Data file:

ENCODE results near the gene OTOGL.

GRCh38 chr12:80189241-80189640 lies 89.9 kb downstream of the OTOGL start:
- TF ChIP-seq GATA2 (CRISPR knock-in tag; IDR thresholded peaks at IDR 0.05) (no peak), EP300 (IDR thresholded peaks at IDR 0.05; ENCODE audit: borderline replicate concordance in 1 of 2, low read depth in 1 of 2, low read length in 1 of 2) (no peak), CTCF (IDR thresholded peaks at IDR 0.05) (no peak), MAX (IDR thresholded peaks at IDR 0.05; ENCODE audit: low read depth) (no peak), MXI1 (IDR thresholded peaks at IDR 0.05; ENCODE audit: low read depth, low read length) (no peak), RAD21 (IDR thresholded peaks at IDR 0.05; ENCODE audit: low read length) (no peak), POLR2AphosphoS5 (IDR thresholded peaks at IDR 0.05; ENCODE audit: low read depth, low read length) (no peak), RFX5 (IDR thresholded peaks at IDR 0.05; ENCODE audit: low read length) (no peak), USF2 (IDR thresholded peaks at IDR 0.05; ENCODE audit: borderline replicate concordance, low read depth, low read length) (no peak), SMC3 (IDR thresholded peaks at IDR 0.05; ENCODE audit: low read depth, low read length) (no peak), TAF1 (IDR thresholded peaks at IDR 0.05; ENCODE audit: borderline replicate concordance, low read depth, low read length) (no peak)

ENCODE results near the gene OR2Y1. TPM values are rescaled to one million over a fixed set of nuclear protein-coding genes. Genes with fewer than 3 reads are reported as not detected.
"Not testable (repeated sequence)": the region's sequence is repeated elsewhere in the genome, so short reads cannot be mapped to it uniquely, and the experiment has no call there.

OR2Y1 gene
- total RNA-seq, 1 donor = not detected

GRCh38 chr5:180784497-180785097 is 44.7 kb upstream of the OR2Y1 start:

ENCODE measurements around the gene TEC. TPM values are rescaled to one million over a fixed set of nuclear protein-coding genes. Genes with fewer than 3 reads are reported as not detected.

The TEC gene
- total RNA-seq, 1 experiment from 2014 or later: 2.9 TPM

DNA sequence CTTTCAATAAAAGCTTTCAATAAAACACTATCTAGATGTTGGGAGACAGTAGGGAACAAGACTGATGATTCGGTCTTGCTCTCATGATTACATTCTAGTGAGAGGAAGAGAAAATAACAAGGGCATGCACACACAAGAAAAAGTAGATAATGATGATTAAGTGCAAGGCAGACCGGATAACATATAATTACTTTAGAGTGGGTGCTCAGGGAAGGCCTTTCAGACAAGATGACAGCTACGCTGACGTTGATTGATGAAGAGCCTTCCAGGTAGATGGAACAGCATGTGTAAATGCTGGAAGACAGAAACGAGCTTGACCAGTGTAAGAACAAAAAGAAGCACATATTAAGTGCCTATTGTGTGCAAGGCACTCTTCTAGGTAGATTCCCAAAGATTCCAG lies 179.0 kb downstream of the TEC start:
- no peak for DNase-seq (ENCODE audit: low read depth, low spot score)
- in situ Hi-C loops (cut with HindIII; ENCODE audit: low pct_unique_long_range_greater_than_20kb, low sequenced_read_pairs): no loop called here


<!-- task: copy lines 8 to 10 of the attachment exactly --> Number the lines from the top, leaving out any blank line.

GRCh38 chr5:180784497-180785097 is 44.7 kb upstream of the OR2Y1 start:

ENCODE measurements around the gene TEC. TPM values are rescaled to one million over a fixed set of nuclear protein-coding genes. Genes with fewer than 3 reads are reported as not detected.

The TEC gene